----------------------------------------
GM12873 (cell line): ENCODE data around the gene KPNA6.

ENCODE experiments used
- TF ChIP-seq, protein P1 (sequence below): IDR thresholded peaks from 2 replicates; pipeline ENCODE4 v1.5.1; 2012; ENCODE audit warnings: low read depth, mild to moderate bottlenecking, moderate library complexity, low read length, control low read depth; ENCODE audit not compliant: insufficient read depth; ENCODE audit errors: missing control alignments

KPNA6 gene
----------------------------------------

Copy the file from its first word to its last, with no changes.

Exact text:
GM12873 (cell line): ENCODE data around the gene KPNA6.

ENCODE experiments used
- TF ChIP-seq, protein P1 (sequence below): IDR thresholded peaks from 2 replicates; pipeline ENCODE4 v1.5.1; 2012; ENCODE audit warnings: low read depth, mild to moderate bottlenecking, moderate library complexity, low read length, control low read depth; ENCODE audit not compliant: insufficient read depth; ENCODE audit errors: missing control alignments

KPNA6 gene